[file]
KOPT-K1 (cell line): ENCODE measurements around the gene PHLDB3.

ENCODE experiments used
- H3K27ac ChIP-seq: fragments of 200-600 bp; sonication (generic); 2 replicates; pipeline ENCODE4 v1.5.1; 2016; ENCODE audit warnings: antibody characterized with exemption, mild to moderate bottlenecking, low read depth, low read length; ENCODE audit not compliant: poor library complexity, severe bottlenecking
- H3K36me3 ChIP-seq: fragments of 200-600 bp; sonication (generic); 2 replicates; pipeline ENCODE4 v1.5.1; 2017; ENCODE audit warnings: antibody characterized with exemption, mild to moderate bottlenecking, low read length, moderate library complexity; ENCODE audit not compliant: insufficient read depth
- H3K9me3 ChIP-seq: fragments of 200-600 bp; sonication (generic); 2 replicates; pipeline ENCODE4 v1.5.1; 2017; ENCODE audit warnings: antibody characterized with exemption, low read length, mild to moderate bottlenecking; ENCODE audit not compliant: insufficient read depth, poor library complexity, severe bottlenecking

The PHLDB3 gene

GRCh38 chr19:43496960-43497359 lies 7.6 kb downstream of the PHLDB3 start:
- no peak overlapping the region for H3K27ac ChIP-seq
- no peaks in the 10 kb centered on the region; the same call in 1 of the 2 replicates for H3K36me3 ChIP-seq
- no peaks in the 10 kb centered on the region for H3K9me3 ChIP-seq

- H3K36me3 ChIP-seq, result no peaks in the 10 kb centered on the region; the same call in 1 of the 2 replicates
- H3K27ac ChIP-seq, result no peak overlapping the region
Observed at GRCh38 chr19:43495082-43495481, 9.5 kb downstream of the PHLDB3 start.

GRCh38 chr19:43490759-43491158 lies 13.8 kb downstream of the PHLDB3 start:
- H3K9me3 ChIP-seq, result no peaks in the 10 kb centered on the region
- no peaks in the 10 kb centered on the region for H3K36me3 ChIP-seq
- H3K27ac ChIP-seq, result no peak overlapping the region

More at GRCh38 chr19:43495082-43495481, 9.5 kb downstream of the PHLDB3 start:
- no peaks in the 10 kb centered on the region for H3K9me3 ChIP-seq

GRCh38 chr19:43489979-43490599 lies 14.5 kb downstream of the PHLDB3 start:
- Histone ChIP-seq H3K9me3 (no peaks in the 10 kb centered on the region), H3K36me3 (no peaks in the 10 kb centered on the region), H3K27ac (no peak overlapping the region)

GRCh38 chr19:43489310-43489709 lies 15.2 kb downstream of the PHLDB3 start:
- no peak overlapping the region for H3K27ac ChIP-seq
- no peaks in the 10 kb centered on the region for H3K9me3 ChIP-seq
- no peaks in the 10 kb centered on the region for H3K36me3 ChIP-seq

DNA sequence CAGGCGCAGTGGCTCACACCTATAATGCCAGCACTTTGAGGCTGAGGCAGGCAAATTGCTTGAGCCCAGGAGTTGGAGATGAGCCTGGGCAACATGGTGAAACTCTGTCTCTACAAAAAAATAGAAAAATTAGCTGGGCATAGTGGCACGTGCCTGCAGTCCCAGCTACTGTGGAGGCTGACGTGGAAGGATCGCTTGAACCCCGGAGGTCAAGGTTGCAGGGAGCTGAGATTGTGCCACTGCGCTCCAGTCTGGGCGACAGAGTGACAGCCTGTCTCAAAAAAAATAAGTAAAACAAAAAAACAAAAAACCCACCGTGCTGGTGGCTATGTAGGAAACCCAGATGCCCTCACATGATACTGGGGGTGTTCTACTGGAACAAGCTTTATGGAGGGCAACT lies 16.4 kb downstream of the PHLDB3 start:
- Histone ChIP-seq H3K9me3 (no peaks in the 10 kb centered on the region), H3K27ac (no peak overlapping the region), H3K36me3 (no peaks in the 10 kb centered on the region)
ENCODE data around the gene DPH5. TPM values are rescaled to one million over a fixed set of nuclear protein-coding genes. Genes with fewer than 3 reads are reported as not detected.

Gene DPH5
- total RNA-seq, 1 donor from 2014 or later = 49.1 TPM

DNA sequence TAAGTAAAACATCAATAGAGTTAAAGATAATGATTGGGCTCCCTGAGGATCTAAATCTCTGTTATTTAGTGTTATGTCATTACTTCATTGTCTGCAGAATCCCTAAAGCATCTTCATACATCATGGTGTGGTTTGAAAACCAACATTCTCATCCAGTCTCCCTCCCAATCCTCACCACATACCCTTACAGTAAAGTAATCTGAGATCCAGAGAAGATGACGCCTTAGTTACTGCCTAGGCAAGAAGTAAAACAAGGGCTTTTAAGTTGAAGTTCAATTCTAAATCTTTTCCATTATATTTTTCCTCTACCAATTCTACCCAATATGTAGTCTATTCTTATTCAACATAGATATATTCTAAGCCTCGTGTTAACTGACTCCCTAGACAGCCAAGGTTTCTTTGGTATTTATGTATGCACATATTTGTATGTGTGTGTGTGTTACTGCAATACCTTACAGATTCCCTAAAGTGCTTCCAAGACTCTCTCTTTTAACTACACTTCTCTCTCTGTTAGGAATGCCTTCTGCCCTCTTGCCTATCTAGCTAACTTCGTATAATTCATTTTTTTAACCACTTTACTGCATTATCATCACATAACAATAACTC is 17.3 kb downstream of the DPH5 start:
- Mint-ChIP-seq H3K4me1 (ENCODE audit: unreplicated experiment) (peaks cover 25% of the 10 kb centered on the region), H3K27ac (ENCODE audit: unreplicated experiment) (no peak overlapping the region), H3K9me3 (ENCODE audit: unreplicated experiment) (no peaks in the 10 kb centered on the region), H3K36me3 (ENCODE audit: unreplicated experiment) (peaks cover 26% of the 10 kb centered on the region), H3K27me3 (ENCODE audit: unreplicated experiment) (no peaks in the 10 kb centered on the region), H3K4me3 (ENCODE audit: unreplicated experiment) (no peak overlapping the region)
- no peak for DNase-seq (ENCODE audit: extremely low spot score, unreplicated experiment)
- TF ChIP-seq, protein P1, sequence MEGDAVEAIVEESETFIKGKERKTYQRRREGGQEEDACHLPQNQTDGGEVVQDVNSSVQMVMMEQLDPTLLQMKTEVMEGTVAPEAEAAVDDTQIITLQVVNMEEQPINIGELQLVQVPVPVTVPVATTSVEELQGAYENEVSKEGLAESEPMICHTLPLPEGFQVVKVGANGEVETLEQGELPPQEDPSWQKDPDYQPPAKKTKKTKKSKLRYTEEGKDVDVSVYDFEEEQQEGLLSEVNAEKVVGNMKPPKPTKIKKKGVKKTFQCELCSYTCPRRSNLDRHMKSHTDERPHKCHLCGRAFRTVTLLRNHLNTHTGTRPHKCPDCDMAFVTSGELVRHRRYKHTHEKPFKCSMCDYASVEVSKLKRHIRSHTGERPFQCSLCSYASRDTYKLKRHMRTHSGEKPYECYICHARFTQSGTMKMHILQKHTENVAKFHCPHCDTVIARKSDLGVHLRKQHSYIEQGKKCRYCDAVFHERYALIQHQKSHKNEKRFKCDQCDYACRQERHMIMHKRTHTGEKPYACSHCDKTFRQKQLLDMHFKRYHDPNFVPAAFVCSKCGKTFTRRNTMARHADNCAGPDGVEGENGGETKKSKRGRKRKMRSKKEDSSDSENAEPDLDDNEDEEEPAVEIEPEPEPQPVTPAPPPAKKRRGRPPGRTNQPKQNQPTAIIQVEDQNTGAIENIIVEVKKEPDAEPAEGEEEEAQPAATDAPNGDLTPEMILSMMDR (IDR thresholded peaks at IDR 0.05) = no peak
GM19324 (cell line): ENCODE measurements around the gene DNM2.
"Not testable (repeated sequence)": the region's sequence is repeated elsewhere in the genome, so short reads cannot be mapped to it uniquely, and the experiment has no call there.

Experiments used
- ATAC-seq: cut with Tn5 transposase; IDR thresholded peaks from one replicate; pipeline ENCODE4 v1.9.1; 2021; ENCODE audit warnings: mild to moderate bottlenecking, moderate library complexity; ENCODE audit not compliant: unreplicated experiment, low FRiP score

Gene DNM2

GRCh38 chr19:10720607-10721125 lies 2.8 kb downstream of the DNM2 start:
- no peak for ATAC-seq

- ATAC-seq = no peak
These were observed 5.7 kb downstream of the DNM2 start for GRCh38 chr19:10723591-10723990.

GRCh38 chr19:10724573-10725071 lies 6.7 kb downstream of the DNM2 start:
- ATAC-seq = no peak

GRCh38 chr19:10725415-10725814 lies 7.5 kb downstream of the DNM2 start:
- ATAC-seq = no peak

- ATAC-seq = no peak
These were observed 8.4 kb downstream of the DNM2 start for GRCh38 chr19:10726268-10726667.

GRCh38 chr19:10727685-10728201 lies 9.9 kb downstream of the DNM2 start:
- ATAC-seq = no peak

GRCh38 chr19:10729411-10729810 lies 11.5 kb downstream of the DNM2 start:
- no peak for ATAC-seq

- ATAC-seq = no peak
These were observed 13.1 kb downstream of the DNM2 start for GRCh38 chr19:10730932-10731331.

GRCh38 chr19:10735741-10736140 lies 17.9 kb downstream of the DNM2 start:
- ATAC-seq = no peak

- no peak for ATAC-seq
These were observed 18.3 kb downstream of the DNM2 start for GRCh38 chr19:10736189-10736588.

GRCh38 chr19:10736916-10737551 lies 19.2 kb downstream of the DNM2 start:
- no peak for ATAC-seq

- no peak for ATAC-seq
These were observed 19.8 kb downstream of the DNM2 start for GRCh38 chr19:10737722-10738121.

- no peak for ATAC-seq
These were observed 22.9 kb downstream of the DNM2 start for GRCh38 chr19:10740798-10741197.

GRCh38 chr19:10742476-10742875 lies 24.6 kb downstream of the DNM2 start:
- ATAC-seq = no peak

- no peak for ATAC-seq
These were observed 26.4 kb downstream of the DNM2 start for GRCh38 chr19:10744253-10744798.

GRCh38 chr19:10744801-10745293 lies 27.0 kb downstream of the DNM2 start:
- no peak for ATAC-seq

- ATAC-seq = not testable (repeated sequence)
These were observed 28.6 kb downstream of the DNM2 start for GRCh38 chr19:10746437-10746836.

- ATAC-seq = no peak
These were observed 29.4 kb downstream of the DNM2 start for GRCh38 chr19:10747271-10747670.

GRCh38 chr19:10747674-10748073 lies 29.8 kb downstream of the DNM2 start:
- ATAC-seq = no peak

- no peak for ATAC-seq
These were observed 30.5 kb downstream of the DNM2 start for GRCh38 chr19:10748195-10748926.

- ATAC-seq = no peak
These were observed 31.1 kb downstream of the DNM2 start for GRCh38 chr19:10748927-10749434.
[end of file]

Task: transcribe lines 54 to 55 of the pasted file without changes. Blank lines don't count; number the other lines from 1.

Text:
- ATAC-seq = no peak
These were observed 13.1 kb downstream of the DNM2 start for GRCh38 chr19:10730932-10731331.